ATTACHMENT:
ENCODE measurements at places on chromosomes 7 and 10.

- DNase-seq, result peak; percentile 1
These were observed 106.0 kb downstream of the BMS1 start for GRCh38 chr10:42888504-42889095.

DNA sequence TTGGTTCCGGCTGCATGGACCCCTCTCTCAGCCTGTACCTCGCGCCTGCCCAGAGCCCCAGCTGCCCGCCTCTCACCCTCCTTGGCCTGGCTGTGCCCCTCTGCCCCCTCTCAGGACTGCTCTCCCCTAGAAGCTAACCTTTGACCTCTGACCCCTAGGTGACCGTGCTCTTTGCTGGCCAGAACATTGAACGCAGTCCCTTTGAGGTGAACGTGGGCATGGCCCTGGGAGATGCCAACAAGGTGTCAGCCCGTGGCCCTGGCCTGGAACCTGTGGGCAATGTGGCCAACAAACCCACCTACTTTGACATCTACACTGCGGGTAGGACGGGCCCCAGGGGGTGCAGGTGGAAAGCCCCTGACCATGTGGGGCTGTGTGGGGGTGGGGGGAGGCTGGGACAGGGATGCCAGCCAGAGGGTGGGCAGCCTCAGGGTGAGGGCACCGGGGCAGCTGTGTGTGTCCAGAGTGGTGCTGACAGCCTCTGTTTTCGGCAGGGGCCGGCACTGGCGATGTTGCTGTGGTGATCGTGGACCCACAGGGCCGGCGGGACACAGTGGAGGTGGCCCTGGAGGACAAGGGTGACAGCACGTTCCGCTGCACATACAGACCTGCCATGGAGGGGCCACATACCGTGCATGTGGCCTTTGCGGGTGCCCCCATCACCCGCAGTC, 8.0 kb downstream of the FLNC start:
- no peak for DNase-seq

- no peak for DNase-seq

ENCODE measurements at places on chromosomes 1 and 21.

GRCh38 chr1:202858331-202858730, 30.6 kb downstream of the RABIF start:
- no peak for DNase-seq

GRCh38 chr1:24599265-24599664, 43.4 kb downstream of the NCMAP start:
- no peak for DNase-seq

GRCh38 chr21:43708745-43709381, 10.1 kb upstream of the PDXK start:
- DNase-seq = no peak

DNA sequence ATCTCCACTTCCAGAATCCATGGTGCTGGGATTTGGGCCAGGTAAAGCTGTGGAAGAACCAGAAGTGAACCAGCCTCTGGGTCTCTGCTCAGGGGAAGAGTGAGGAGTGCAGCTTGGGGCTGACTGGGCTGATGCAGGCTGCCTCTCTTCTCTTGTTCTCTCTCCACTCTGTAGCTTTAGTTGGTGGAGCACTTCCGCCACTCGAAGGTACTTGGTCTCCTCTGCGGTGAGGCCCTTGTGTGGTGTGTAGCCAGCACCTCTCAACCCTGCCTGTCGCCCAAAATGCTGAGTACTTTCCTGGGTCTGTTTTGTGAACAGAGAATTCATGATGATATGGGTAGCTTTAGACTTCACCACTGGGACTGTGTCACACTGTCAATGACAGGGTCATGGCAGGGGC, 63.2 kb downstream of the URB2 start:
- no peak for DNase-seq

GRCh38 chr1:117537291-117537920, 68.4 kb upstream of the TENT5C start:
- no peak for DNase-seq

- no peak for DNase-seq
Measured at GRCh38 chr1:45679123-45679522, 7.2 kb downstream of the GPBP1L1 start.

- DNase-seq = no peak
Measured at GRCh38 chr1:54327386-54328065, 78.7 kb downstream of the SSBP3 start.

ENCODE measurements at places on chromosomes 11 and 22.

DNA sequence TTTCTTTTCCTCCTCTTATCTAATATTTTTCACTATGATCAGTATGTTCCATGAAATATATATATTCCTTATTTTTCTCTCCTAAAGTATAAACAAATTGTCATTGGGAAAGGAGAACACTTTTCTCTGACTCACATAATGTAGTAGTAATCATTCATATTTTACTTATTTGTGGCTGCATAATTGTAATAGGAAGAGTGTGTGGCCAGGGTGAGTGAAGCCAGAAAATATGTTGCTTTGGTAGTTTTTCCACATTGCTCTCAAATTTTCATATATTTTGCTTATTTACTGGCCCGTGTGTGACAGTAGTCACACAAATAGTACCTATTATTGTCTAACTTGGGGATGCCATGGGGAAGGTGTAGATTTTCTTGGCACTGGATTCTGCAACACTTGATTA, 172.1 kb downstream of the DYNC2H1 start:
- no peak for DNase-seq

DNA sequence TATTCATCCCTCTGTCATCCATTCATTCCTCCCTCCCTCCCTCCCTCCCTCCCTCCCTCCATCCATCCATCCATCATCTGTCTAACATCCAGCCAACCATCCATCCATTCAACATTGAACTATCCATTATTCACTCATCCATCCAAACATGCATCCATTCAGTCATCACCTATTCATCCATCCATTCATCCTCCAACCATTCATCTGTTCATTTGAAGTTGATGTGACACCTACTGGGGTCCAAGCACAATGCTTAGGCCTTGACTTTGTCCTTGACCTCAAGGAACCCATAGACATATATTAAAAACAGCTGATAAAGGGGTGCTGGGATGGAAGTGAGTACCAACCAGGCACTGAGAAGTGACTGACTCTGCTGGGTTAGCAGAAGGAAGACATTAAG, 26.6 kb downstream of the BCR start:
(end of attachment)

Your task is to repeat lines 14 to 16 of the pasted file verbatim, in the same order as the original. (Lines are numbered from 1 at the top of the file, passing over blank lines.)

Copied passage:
DNA sequence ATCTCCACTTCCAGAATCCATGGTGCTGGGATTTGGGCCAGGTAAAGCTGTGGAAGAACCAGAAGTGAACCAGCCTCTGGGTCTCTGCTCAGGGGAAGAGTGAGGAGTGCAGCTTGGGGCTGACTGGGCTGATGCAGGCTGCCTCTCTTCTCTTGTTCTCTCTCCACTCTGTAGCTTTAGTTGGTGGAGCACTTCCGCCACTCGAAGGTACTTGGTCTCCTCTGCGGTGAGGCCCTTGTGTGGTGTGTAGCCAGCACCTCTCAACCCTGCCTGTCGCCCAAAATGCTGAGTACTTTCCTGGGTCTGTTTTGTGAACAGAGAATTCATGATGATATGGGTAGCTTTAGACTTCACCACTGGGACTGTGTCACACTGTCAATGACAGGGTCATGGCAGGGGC, 63.2 kb downstream of the URB2 start:
- no peak for DNase-seq

GRCh38 chr1:117537291-117537920, 68.4 kb upstream of the TENT5C start: